Perth Oral Medicine

Treatment for Snoring and Obstructive Sleep Apnoea

Snoring

There are several treatments available for Snoring and Obstructive Sleep Apnoea and should be directed by your sleep physician or medical general practitioner based on your diagnosis and clinical presentation. Choosing the best treatment option will increase the likelihood for success. The Perth Oral Medicine and Dental Sleep Centre specialises only in Oral Appliance Therapy and you will require a referral to visit our practice.

1. Oral Appliance Therapy

Oral appliance therapy is often used when the patient is unable to tolerate CPAP therapy. It has been proven to be very effective for snoring and those suffering mild to moderate obstructive sleep apnoea. Also oral appliance therapy may be utilised in the patient with severe obstructive sleep apnoea who are unable to tolerate or refuse CPAP therapy.

There are two types of oral appliance therapy:

Mandibular Advancement Device

The most common type of oral appliance used. They are also known as Mandibular Advancement Splint or Mandibular Repositioning Device. This is an area of speciality at the Perth Oral Medicine and Dental Sleep Centre. Click here for further information regarding the mandibular advancement device.

Mako Dorsal
Tongue Retaining/Stabilising Device

Engages and holds the tongue in a forward position by means of a suction bulb without affecting the mandible or teeth. When the tongue is in a forward position, it prevents the back of the tongue from collapsing during sleep and obstructing the airway in the throat. Tongue retaining/stabilising devices are non-adjustable.

Tongue Stabilising Device

2. Lifestyle and Behavioural Changes

  • Exercise
  • Weight loss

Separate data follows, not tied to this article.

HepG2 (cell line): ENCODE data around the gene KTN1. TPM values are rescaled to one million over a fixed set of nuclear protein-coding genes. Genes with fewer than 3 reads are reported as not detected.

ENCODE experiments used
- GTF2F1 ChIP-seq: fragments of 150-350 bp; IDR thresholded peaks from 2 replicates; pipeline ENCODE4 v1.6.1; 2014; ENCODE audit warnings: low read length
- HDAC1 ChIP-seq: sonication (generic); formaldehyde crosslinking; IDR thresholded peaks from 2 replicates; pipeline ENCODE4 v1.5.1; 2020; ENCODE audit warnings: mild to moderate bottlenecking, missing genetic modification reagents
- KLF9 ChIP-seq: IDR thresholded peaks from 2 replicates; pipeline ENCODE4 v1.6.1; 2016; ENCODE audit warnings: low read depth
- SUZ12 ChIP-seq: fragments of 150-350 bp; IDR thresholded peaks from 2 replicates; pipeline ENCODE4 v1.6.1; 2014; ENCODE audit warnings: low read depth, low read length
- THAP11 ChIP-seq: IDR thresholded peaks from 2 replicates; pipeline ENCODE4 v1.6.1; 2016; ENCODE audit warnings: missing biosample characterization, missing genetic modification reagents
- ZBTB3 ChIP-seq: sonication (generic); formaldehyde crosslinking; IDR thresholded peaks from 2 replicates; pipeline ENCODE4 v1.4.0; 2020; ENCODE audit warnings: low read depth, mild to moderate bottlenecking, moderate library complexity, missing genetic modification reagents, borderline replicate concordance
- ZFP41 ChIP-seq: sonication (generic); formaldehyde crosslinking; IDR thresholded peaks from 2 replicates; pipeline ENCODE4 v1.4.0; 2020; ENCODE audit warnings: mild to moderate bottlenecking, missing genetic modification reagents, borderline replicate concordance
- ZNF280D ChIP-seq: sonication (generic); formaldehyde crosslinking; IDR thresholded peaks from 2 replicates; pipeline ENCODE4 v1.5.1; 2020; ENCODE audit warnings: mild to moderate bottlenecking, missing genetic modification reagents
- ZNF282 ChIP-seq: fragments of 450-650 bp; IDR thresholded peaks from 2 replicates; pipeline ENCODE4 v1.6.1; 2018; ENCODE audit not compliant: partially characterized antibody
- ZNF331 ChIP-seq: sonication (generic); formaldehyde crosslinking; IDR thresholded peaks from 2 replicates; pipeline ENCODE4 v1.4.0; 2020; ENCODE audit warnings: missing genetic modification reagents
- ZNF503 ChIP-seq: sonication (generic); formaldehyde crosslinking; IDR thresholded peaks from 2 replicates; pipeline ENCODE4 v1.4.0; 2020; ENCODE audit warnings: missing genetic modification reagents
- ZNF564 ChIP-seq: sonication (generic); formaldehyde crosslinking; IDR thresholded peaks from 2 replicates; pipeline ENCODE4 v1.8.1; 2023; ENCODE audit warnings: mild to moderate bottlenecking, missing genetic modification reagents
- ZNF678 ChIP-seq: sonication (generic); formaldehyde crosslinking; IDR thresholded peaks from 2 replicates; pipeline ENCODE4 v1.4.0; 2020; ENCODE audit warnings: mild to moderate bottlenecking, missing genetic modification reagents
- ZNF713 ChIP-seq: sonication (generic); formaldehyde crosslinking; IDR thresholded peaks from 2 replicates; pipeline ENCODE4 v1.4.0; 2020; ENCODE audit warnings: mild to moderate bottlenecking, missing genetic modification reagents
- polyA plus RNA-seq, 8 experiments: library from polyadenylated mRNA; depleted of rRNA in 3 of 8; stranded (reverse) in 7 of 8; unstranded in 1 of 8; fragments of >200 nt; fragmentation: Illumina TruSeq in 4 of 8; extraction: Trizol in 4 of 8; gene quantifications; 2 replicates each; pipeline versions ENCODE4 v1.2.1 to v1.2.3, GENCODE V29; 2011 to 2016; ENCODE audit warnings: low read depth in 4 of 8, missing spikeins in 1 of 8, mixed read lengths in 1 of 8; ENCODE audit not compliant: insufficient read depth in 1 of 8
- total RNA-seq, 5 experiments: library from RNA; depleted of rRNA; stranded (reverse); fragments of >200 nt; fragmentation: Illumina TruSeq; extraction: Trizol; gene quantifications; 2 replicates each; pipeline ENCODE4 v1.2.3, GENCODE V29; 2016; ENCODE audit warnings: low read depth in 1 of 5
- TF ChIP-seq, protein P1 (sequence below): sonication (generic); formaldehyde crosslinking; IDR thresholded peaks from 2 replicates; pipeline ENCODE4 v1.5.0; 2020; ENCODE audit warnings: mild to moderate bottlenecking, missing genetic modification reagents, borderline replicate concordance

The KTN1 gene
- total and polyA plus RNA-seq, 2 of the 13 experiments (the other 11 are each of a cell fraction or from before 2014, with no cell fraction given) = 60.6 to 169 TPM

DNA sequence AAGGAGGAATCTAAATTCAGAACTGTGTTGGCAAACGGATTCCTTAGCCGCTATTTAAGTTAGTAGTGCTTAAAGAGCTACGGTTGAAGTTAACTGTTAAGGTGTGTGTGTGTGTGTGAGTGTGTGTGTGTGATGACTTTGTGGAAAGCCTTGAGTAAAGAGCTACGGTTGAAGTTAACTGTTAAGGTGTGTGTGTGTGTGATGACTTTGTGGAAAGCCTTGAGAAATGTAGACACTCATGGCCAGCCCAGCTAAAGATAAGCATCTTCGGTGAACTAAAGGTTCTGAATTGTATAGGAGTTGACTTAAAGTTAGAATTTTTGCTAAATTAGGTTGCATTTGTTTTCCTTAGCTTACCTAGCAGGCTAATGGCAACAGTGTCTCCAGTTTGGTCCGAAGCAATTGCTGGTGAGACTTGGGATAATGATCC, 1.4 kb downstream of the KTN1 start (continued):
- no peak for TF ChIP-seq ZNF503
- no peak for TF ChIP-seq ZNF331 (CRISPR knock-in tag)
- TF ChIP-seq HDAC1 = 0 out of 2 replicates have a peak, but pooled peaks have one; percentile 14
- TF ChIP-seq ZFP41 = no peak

• Good sleep hygiene (e.g. have a regular sleeping pattern, avoid caffeine and eating large meals late at night)
  • Sleep position - sleeping on the side is beneficial
  • Avoid sedatives and tranquilisers such as sleeping pills
  • Avoid alcohol
  • Avoid smoking

3. CPAP (Continuous Positive Airway Pressure)

CPAP is considered as the "gold standard" treatment for patients diagnosed with obstructive sleep apnoea. CPAP has been clinically proven to assist symptoms and long-term consequences of obstructive sleep apnoea.

Every night during sleep, patients wear a face mask (worn over nose, mouth or both) connected to a pump which blows a steady flow of air into the nasal passages at pressures high enough to gently force the airway open and stimulate normal breathing.

Patient wearing a CPAP mask

4. EPAP (Expiratory Positive Airway Pressure) - Provent Therapy

Provent is a small, disposable nasal device, which covers each nostril and secured by an hypoallergenic adhesive. Provent uses microvalve technology and the pressure of your own breathing to keep your airway open. The microvalves allow you to inhale normally but let only a small amount of air out when you exhale, increasing the pressure inside your airway and preventing it from collapsing. This creates an "expiratory positive airway pressure".

5. Surgery

There are different surgical procedures performed to the nose, tongue, soft palate, walls of the throat and upper and lower jaws. These procedures aim to enlarge the airway and decrease the collapsibility of the airway. An ENT Surgeon or Oral and Maxillofacial Surgeon may perform these surgeries. Your Sleep Physician will be able to advise you, whether you are a candidate suitable for surgery.

  • Tonsillectomy and adenoidectomy
  • Nasal Surgery
  • Uvulopalatopharyngoplasty (UPPP)
  • Palatal implants (Pillar Procedure)
  • Genioglossus Advancement
  • Tongue Base Reduction
  • Maxillo-mandibular (jaw) Advancement

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